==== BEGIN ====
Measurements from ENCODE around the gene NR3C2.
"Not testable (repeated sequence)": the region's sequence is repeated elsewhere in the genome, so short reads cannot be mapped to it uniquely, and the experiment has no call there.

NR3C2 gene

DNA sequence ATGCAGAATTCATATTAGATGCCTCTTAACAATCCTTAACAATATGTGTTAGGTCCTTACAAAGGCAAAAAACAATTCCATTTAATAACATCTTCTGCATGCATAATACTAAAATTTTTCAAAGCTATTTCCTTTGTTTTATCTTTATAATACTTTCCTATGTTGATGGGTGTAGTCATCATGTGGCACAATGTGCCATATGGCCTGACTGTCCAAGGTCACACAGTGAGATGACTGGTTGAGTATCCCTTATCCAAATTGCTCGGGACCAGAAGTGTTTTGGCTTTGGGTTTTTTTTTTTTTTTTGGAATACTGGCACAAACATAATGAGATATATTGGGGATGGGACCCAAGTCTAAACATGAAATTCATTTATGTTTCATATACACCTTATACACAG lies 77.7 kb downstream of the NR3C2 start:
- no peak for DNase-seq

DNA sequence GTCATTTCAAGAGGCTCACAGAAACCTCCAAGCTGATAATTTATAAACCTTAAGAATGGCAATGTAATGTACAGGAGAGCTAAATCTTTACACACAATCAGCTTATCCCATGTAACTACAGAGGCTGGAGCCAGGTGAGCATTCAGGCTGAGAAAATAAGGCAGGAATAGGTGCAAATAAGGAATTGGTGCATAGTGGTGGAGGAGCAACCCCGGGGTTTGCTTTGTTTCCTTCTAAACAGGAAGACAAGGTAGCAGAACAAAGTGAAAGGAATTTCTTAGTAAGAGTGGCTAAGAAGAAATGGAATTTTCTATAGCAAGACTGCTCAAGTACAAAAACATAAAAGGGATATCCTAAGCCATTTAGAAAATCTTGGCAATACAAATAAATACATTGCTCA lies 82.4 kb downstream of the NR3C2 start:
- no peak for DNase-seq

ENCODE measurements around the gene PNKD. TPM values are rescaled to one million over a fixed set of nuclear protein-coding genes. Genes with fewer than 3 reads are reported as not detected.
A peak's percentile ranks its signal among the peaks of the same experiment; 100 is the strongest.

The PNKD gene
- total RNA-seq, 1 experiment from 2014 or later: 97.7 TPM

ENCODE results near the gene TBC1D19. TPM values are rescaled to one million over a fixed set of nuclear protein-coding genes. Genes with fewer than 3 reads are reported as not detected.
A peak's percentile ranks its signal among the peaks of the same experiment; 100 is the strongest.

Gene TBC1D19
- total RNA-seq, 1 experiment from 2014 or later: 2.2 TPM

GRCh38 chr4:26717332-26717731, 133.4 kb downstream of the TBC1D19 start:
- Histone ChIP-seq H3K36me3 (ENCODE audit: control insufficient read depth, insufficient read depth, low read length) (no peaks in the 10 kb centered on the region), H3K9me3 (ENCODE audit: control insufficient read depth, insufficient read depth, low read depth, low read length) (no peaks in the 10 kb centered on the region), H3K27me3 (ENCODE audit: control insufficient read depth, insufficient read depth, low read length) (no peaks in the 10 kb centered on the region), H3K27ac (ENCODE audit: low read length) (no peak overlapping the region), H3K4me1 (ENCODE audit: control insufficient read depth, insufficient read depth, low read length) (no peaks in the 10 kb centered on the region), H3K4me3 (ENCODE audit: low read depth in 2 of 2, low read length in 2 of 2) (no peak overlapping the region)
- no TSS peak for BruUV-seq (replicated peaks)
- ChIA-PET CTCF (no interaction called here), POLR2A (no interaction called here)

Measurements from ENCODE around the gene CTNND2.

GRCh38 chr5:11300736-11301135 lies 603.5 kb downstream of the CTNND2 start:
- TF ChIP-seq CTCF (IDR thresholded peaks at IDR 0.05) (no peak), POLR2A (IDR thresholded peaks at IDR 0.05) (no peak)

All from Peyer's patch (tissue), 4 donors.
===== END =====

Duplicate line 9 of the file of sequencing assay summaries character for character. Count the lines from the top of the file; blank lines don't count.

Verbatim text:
A peak's percentile ranks its signal among the peaks of the same experiment; 100 is the strongest.